Erin Al-Mehairi's Reviews > The Queen's Vow: A Novel of Isabella of Castile

The Queen's Vow by C.W. Gortner
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Jun 16, 2012

it was amazing

The Queen’s Vow, by C.W. Gortner, was so eloquently written with a passion and fervor reminiscent of the time it’s set in~the rise of Queen Isabella and King Fernando of Spain in the mid 1400s~that it propelled me to continue reading it without ceasing and made me cry for more of the story even as I read the last paragraph.

Gortner hit the high mark with me on The Queen’s Vow; I didn’t want to have to use my bookmark. His writing is engaging, smooth, emotional, detailed and intense. I was compelled by the story telling he wound around his research into one of the most exciting periods of history.

Though many assumed that Isabella would never be Queen, she thrusted through the rules of the day that men set in place for women, as well as forging past intrigue and conniving paperwork clauses, religious notions and advisors, and her own guilty conscience and merciful heart, to leave a legacy almost unrivaled.

Always believing that female heirs were as entitled as male heirs, she held fast in her belief that she was true heir to her half-brother King Enrique’s reign in Castile (through their same father) and not his illegitimate daughter, Joanna. King Enrique was known for overindulging in his many luxuries, as well as running Castile into the ground financially (and with no upkeep of holdings, literally) and making it vulnerable to attacks from many sides. This was especially disheartening because during this time Spain was fractured into several countries and not all under one rule.

One such area besides Castile (which was the largest) was Aragon. This is from where Princess Isabella meets her true love, Prince Fernando, whom she saw only once when she was first brought to Castile as a young teenager. However, anyone from Aragon at that time was deemed not worthy to marry any royalty from Castile and they forbid her union. Building their love from afar, Princess Isabella vows to marry Fernando. Secretly, they do so to the horror of many around them. Together they work to fight off those who attack Castile and their territories, while they also work on making heirs to their own throne (which will unite Castile and Aragon into one country) that they ascertain once King Enrique dies a painful death.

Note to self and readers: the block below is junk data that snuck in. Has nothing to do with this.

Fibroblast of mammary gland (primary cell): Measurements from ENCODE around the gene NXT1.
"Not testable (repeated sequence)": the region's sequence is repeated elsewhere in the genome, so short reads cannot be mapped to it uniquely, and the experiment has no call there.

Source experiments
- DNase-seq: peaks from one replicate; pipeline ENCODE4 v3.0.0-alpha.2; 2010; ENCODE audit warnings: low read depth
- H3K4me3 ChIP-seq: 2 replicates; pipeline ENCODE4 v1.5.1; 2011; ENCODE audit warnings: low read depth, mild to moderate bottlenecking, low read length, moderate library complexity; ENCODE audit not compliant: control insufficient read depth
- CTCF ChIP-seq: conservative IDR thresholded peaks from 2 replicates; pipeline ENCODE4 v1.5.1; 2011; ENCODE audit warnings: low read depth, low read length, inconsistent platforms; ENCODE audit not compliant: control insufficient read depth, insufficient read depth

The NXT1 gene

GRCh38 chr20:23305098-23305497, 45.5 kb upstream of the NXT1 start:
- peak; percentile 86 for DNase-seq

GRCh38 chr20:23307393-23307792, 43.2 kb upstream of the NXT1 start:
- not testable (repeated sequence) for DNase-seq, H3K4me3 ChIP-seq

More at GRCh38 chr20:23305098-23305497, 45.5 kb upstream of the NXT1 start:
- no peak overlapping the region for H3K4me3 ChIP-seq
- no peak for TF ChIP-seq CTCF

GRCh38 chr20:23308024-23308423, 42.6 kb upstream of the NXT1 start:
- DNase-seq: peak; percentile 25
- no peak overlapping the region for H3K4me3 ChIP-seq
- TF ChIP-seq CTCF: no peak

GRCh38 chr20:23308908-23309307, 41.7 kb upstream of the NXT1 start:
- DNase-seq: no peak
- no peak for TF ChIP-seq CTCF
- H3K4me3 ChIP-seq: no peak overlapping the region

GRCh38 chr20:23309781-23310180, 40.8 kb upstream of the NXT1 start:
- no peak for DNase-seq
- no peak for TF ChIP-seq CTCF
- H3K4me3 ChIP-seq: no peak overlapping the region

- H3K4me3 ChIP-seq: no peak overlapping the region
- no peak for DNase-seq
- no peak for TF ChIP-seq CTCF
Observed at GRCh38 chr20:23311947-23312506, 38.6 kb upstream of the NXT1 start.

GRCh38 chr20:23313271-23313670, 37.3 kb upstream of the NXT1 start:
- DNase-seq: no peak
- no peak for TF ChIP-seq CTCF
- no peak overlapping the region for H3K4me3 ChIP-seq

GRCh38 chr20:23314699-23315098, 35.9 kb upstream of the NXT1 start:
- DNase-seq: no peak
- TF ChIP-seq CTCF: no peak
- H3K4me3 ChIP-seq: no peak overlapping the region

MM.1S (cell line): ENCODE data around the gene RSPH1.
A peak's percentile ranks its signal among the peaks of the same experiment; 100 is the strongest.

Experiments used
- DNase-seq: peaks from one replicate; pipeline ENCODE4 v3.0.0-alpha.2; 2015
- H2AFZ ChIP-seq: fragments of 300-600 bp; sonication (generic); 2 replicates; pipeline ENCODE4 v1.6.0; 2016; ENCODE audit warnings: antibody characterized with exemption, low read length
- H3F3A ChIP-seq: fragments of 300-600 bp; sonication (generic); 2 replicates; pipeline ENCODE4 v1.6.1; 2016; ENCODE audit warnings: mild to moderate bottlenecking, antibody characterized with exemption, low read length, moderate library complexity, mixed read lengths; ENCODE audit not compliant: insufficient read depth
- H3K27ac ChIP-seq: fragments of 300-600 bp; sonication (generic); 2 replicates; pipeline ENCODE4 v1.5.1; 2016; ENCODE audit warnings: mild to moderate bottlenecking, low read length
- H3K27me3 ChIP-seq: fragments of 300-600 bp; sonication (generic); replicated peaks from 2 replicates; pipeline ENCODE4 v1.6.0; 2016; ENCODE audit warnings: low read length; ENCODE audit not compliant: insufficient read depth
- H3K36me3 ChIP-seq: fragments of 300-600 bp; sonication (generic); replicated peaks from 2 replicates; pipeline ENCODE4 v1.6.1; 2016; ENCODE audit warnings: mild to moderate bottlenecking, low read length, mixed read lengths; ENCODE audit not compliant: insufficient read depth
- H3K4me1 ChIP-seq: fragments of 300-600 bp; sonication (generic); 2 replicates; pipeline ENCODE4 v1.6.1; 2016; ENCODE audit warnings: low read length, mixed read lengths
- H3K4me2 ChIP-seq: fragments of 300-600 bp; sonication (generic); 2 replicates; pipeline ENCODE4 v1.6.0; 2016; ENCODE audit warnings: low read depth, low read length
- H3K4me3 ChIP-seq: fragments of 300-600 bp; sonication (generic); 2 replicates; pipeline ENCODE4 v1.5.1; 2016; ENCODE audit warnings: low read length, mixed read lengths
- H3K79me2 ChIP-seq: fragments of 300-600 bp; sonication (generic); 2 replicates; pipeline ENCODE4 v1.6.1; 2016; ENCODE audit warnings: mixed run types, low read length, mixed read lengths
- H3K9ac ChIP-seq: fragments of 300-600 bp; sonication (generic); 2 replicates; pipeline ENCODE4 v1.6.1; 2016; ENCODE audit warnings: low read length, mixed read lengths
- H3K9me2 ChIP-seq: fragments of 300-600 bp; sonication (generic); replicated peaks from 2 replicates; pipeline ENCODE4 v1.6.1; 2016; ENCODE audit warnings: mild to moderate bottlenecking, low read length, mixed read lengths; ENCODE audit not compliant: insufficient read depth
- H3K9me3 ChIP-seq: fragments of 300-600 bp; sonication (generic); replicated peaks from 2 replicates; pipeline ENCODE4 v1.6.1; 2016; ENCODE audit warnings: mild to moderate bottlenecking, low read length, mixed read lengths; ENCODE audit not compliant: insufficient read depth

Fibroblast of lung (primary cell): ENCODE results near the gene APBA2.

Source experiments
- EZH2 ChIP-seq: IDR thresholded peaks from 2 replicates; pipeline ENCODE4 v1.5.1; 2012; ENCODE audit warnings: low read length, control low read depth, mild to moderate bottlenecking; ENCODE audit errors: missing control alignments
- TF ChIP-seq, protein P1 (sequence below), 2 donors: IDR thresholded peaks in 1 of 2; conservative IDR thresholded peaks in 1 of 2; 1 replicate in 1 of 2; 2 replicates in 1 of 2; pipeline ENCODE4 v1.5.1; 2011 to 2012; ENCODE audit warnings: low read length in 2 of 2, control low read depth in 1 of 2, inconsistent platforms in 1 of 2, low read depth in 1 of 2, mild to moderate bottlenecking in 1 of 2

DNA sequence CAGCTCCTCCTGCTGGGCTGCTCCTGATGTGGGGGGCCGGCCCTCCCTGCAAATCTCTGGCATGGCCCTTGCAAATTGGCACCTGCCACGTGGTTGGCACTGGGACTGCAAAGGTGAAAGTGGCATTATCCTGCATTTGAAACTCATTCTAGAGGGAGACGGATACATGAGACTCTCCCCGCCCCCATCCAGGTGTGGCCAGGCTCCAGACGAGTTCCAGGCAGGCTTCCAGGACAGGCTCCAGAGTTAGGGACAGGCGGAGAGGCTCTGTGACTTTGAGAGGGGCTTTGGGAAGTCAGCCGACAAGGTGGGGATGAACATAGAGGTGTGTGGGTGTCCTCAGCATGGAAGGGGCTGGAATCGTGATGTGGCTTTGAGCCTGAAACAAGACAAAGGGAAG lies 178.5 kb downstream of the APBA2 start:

The way the book read I felt this amazing woman never rested for a minute. I was more and more proud to be a woman with each chapter. Reading about her strong presence in politics was astounding as I could imagine her signing a declaration one minute and bending over in labor the next. She rode to the battlefield while with child, organized warfare, cuddled with her children, and cared for her subjects. She assisted in raising her children more lovingly than most monarchs in history and she left a legacy of peace for Spain, brought the first printing press to her country and was the first queen in Europe to mandate that women could earn degrees. Not only that, but she was a visionary, supporting and urging Christopher Columbus in his endeavors to find new lands, though she did also eventually oppose slavery of the First Peoples.

Gortner did a phenomenal job depicting Queen Isabella’s heart and how she must have truly been, taking into account her caring and merciful soul. I could ultimately feel her strength and passion leaping from the page and swoon at her love for her Fernando.

Being a lover of English, French and Russian history, I’ve never truly read a story featuring Spainish monarchs. I’ve only read of Columbus and the various Spanish explorers. With this book now read, I have to truly say that I am now seeking more on the subject and I’m going to start with Gortner’s The Last Queen, which is the story of Isabella’s daughter, Juana.

Read more on my blog at link including an interview with C.W. Gortner!
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Reading Progress

June 16, 2012 – Started Reading
June 16, 2012 – Shelved
June 16, 2012 –
page 61
June 21, 2012 – Finished Reading

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